While the ruling Institutional Revolutionary Party (PRI) party has yet to name their candidate, a fiery leftist presidential contender and former Mexico City mayor, Andres Manuel Lopez Obrador, is an early front-runner with the help of his Trumpian rhetoric.  Obrador publicly describes Trump as an “irresponsible bully” and promises to turn down any deal on NAFTA that is not in Mexico’s favor. 

A fractured US/Mexico relationship and a less than favorable trade agreement for any and all of the three countries in NAFTA would portend major changes for manufacturing and businesses that are dependent on global supply chains as well as for the consumers who have benefitted. Since the agreement took effect in 1994, US trade with Mexico and Canada has more than tripled while Mexico and Canada now rank as the second and third largest exporters to the United States after China. Both also are leading importers of US products.  Similarly, the political relationship has been and will be impacted, notably on the issues of immigration and illegal drug trafficking.

On the regulatory front, President Trump now has in place his senior-most appointees in each of the government’s key agencies and who are poised to implement his intended deregulation of business and the post-crisis financial sector.  Still, these appointees, ranging from the US Treasury secretary to the chairs of the SEC and the Federal Reserve must deal with two critical circumstances. On the one hand, second, third and fourth-tier positions in each agency have yet to be filled – and may never be filled under this White House’s stated intention to reduce government’s footprint.  On the other, the individuals with the titles may find that outsized problems quickly overwhelm decision-making at the same time that staff is not in place to keep the government’s working.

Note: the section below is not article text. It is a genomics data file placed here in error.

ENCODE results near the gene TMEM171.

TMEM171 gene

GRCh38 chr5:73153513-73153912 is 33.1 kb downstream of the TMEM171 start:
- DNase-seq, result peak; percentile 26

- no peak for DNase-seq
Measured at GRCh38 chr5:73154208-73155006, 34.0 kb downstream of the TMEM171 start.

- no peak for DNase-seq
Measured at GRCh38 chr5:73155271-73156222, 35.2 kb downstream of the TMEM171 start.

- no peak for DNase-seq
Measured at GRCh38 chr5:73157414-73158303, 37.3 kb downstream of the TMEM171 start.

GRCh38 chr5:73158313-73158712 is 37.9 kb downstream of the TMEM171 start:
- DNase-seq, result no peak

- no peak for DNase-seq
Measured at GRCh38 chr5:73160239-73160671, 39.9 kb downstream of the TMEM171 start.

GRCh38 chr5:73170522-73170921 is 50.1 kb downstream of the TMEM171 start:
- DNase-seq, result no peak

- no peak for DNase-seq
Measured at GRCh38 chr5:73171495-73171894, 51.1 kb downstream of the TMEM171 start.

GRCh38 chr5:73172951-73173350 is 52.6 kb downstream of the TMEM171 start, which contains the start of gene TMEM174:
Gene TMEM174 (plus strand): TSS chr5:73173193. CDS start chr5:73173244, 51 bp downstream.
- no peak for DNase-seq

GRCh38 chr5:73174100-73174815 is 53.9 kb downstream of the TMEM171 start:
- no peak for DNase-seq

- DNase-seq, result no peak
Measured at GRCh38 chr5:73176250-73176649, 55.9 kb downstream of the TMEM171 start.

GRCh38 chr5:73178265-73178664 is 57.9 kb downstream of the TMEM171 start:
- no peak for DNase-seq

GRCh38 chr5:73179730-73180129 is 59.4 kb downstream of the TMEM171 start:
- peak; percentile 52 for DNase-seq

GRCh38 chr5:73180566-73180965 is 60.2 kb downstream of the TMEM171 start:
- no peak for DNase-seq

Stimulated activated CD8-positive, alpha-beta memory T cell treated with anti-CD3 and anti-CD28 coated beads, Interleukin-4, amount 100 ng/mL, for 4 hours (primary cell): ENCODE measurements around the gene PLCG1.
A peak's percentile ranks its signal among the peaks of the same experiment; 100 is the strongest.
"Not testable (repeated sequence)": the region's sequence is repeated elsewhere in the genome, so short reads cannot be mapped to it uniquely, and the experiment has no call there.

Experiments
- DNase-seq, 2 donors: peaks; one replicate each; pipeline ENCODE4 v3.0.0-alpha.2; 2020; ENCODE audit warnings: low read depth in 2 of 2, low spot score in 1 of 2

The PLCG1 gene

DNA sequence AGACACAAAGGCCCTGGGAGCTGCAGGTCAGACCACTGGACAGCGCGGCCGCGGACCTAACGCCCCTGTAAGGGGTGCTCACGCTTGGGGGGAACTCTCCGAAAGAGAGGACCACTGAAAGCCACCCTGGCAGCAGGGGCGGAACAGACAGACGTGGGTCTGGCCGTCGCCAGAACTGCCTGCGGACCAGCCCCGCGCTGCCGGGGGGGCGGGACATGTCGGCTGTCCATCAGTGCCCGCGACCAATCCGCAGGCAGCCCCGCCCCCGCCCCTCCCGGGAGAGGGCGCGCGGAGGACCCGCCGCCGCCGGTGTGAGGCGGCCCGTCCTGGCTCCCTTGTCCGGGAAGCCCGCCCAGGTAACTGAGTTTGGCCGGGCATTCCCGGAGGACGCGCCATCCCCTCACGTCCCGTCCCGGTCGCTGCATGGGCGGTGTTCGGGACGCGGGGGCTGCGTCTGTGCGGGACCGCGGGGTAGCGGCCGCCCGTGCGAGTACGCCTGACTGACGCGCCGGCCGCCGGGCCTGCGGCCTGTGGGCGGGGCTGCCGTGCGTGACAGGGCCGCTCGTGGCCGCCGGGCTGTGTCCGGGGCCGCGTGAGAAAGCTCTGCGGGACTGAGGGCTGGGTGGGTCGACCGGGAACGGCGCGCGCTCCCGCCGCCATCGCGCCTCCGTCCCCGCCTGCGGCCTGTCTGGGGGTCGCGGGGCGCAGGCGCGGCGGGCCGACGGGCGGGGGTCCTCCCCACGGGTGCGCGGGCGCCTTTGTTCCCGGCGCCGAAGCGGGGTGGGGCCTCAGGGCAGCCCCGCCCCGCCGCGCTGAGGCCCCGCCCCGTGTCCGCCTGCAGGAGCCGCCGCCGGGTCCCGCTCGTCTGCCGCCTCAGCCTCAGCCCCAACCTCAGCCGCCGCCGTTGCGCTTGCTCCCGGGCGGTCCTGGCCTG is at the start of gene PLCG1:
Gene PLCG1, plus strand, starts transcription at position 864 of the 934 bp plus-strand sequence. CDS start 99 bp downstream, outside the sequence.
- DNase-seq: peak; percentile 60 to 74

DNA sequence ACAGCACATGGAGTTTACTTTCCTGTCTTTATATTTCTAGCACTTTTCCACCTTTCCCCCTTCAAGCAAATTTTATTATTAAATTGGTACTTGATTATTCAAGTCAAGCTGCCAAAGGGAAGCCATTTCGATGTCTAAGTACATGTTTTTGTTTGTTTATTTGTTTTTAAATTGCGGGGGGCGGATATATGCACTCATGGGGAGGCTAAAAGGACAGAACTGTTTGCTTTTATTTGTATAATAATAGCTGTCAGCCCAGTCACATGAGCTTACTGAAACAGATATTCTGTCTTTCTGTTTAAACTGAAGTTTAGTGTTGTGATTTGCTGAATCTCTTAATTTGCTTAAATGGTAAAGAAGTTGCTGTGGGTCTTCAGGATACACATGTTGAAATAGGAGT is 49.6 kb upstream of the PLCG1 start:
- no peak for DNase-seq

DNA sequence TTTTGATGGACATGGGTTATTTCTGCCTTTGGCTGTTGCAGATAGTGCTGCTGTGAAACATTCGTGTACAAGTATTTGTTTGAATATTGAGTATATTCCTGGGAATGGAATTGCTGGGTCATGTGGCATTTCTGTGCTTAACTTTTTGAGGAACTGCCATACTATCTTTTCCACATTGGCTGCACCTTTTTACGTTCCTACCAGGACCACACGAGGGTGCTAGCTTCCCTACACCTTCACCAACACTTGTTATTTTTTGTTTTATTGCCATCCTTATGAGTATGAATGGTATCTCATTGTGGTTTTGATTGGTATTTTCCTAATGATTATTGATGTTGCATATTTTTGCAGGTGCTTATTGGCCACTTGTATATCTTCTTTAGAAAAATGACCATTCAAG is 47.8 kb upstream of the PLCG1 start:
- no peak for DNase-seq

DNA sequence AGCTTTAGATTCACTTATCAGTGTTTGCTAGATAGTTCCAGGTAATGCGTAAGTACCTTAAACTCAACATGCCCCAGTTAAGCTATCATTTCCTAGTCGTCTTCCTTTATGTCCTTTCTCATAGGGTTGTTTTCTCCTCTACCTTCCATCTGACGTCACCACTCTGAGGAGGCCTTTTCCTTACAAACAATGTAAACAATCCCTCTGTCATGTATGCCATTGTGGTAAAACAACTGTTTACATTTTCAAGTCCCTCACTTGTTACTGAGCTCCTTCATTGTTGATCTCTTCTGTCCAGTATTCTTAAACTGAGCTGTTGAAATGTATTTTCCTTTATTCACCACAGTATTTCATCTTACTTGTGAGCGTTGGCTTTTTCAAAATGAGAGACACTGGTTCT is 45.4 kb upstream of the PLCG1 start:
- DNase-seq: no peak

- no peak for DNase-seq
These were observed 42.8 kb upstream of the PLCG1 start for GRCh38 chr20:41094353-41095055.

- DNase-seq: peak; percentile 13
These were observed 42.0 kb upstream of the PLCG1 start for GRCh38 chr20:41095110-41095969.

Such indifference by a White House to the mechanics of governing is striking. It threatens the delivery of services to citizens at home and the capacity of Washington to further America’s influence in global decision-making and rule-setting.  Part and parcel of the emerging Trumpian view, the indifference reflects a much more narrowly defined participation in global relations than was the case with his predecessors.

As of December 6, the number of Trump appointments and US Senate confirmations has lagged considerably behind that of his two predecessors at the same point in time in their administrations.  Of the 4,000 jobs a president has opportunity to fill, 1,200 require Senate confirmation.

As of December 6, 253 Trump nominees have been confirmed; and 492 are pending.  At the same point in the first term of Barack Obama, nearly twice as many, or 413 had been appointed and confirmed; and 616 were pending; George W. Bush had 481 confirmed; 705 pending.

The implications of this indifference to the mechanics of building and maintaining government’s capacity to deliver services and advance US interests abroad may be slow to register when considered side by side with the immediate successes of the economy this White House inherited and now basis in. But they will register, and not only for investors.